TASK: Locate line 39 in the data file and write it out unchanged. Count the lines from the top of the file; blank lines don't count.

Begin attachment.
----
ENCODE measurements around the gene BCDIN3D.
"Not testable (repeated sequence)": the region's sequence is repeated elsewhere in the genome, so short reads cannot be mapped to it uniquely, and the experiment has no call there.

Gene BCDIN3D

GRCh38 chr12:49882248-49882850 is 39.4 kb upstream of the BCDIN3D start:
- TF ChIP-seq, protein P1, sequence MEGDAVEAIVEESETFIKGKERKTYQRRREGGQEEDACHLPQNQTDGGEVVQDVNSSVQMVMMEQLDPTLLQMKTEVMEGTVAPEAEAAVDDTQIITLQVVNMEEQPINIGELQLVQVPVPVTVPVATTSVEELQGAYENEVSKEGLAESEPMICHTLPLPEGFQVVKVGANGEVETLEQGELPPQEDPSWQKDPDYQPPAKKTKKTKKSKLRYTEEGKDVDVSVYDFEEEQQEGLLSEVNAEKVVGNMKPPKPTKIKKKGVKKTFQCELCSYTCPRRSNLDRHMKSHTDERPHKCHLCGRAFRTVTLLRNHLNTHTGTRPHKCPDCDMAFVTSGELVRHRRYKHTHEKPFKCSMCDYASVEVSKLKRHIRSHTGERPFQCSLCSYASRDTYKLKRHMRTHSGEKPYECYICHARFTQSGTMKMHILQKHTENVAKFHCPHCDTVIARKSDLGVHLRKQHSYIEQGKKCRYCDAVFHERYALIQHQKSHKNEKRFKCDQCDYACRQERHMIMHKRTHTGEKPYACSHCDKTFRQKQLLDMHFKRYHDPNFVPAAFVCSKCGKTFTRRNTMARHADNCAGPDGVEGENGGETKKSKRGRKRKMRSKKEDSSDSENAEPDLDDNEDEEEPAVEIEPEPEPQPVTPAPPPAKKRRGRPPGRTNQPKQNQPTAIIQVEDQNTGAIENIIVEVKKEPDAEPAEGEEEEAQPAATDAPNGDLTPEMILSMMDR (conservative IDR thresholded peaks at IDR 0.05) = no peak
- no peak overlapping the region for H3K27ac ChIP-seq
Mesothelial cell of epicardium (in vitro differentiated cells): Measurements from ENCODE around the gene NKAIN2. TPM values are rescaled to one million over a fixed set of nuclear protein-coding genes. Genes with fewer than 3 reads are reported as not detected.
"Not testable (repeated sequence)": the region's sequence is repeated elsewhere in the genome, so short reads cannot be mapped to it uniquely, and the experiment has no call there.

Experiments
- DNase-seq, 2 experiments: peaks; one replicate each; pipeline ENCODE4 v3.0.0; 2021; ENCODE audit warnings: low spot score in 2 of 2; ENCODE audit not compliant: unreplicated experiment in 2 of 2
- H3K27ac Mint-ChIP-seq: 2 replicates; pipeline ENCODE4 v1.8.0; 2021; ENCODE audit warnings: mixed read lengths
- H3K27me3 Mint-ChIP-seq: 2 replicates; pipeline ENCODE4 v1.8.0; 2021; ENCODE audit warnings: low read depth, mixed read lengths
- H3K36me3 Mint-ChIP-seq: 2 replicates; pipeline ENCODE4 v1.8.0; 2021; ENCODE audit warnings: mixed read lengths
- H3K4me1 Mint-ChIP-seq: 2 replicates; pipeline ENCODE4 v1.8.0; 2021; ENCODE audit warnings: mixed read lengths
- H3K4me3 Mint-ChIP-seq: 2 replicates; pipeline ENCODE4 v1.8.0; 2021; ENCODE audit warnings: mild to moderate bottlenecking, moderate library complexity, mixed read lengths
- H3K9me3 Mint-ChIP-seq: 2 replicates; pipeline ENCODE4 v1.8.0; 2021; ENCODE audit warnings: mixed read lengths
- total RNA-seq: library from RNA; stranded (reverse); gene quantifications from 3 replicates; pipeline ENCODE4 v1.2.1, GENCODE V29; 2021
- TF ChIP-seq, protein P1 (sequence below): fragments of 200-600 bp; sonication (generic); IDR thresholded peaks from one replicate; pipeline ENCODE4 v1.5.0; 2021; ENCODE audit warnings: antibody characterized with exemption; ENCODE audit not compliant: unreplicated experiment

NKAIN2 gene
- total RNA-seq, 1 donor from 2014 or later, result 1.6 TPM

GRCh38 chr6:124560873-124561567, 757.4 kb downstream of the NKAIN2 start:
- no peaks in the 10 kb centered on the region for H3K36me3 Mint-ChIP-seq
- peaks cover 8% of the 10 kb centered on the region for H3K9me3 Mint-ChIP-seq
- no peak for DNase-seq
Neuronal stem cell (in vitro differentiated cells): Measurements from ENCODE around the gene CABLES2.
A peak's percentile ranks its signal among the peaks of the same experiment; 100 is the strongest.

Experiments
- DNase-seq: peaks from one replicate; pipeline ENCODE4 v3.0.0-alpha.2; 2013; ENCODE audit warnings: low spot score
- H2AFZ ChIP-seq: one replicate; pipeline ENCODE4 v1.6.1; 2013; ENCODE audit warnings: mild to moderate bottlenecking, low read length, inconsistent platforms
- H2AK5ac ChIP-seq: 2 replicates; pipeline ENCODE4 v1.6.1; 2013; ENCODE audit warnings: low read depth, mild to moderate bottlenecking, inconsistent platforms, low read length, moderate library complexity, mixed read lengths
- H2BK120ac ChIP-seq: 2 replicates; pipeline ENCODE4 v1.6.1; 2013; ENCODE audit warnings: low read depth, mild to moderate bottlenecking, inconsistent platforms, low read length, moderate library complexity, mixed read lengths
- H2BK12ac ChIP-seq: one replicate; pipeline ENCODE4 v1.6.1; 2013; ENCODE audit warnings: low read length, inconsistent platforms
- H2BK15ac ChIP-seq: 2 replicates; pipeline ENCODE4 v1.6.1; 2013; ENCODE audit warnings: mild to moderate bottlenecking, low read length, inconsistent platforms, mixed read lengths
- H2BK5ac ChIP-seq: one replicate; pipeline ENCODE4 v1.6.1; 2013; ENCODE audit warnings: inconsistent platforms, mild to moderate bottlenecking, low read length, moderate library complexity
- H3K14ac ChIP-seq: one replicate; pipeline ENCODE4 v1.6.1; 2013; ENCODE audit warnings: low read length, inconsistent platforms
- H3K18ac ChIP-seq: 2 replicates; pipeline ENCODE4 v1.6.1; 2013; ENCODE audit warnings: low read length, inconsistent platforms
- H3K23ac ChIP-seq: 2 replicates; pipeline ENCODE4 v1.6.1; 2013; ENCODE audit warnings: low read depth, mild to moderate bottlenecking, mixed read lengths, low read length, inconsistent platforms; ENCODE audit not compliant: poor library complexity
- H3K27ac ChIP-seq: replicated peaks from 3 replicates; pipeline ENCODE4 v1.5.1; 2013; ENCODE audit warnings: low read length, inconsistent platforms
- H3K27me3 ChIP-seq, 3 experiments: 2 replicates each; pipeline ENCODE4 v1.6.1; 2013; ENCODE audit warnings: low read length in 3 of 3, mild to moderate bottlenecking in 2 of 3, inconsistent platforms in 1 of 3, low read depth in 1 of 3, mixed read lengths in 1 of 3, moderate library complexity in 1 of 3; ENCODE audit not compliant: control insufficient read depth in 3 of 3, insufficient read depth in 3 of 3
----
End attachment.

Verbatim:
- H3K27me3 ChIP-seq, 3 experiments: 2 replicates each; pipeline ENCODE4 v1.6.1; 2013; ENCODE audit warnings: low read length in 3 of 3, mild to moderate bottlenecking in 2 of 3, inconsistent platforms in 1 of 3, low read depth in 1 of 3, mixed read lengths in 1 of 3, moderate library complexity in 1 of 3; ENCODE audit not compliant: control insufficient read depth in 3 of 3, insufficient read depth in 3 of 3